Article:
Aeginetia indica Roxbert (Dok Din Daeng, DDD), a parasitic plant that grows on bamboo, is extensively used in Thai traditional medicine to treat various diseases. There have been no published studies on the pharmacological, toxicological or immunological effects of DDD, indigenous to Thailand. The study reported here was focused on the immunological effects (T cells) of the whole plant extract using water (WDDD) or ethanol (EDDD) as a solvent. The extracts were administered to female B6C3F1 mice by gavage for WDDD (10-100%) and intraperitoneally (i.p.) for EDDD (0.25-250 mg/kg) for 28 days. Only mice administrated the highest dose of EDDD exhibited an increase in absolute spleen and liver weights. Three T cell functional assays, including anti-CD3 antibody-mediated T cell proliferation, the mixed leukocyte response (MLR) and the cytotoxic T lymphocyte (CTL) response, were employed to determine the effects of DDD extracts on splenic T cell activities. Exposure to WDDD enhanced the responses in all three assays with significant changes observed in the anti-CD3 and MLR assays. Exposure to EDDD also enhanced the responses in all three assays with significant changes observed in the MLR and CTL assays. Additionally, significant increases in the MLR and anti-CD3 responses were also observed when EDDD was used to treat cells in vitro. Finally, exposure to WDDD decreased both the percentage and absolute number of regulatory CD4(+)CD25(+) T cells in the spleen, which was consistent with a significant increase in interferon-gamma (IFN-gamma) production from Con A-stimulated splenocytes. Overall, this study demonstrated that the extracts from A. indica Roxbert had a T cell stimulatory activity.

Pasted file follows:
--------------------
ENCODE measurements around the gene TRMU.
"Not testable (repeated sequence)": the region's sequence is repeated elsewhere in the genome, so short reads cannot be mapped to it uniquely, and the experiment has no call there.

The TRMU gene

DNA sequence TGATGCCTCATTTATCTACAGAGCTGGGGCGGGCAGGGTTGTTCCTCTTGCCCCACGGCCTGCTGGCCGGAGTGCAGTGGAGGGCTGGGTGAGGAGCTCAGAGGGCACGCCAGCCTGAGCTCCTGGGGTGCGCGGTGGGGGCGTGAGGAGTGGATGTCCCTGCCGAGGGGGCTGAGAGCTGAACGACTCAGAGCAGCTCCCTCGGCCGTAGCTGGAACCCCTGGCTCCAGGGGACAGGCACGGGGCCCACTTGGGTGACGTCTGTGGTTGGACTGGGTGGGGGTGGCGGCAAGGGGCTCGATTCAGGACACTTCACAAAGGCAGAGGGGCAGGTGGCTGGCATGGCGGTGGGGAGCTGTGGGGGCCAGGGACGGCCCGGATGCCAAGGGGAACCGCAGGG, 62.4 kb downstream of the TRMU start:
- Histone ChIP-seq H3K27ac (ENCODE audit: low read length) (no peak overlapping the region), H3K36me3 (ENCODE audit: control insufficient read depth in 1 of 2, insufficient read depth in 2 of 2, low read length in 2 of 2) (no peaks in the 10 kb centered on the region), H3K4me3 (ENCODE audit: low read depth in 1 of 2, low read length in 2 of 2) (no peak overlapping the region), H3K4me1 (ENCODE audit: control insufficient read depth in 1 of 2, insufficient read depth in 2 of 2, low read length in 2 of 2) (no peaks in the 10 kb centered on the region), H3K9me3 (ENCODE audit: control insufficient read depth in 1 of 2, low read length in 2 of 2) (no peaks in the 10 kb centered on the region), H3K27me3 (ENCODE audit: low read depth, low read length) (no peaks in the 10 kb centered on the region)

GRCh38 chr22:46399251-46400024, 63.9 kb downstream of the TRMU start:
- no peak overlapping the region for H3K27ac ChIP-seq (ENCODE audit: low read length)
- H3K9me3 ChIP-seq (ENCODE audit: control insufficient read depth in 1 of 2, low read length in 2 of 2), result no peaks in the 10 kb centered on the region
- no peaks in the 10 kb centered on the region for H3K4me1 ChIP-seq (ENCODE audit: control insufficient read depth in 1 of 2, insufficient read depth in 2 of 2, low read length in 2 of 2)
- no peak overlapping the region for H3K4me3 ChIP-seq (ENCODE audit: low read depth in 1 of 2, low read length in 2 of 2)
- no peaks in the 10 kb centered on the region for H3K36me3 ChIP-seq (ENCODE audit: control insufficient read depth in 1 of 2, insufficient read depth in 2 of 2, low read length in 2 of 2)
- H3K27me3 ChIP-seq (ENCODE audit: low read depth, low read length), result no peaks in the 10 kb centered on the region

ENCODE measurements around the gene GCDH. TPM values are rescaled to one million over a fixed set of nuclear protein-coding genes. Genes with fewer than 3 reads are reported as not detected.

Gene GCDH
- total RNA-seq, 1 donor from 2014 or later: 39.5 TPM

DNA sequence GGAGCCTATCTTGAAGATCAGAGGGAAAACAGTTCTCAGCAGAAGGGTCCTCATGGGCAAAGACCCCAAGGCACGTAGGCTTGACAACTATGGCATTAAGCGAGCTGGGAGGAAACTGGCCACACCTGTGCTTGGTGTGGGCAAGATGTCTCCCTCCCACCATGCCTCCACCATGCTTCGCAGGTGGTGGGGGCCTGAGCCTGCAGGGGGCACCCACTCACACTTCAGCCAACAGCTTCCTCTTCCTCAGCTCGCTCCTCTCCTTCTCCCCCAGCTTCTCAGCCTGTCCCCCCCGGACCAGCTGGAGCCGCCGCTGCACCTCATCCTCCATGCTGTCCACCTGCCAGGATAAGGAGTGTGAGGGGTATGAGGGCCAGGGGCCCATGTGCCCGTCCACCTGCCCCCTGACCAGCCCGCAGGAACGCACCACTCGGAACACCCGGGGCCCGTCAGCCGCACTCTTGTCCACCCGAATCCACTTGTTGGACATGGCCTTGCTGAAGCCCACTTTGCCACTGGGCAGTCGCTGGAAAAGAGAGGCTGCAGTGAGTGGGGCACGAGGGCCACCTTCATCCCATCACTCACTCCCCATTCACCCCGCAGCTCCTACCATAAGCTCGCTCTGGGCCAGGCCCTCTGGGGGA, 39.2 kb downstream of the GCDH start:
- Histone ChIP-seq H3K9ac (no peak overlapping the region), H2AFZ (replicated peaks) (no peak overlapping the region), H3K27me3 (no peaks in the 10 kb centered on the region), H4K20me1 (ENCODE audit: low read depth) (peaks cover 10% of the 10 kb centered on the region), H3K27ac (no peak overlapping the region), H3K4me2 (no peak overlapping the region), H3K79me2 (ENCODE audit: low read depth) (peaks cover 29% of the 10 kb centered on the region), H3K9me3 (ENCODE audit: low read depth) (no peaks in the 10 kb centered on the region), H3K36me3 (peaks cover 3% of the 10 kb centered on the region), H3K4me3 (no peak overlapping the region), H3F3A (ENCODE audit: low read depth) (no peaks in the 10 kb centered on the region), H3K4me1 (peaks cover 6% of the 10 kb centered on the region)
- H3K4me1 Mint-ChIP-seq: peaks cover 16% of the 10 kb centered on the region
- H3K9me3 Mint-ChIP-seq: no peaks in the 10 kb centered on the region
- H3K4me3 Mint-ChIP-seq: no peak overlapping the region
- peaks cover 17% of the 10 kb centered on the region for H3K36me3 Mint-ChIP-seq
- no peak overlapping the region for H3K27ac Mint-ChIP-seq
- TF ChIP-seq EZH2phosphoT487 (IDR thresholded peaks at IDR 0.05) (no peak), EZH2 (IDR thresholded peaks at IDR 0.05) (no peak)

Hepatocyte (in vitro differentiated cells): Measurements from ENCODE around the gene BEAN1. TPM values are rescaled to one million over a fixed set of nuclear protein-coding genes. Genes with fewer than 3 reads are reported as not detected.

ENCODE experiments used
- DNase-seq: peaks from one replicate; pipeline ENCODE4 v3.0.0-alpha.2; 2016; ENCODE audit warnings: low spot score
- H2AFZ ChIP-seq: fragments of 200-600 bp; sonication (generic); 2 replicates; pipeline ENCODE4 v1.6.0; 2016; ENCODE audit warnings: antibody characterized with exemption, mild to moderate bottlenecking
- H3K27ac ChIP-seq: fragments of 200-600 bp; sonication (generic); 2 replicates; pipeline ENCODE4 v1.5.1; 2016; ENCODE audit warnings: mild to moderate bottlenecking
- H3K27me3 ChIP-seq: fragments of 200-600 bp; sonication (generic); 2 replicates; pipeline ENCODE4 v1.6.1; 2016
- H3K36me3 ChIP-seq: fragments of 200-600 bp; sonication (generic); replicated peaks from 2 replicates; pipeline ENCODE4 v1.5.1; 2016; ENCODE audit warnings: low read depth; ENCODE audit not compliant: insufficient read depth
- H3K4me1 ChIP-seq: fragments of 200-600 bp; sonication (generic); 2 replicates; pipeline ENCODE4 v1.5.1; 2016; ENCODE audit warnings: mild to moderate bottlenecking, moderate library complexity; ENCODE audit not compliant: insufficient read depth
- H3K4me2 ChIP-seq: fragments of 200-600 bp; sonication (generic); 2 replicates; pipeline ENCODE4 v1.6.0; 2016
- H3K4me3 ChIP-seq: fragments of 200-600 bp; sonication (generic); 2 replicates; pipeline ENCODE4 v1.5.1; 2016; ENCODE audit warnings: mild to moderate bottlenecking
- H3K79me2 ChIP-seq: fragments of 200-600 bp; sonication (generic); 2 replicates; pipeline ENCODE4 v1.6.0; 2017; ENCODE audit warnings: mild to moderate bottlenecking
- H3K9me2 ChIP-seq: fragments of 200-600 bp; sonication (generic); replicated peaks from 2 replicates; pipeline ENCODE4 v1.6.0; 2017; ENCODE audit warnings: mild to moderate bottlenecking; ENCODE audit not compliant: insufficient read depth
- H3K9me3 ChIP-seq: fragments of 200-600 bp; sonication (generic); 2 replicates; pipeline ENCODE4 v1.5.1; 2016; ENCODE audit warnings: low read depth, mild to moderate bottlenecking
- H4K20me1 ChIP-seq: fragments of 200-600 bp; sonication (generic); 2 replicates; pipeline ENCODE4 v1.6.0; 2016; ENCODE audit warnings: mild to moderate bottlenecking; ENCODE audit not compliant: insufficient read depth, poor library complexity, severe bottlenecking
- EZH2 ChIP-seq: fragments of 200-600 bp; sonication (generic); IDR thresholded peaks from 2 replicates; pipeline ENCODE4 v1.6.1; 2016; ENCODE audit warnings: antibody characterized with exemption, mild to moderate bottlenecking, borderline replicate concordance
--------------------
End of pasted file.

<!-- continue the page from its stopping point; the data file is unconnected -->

Thai plant names dictionary. Bangkok: The Forest Herbarium Royal Forest Department
  • T Smitinand
Smitinand, T. (2001). Thai plant names dictionary. Bangkok: The Forest Herbarium Royal Forest Department.
Thai medicinal plants: Recommended for primary health care system
  • N R Frnsworth
  • N Bunyapraphaisara
Frnsworth, N.R., Bunyapraphaisara, N. (1992). Thai medicinal plants: Recommended for primary health care system. Bangkok: Medicinal Plants Information Center, Mahidol University.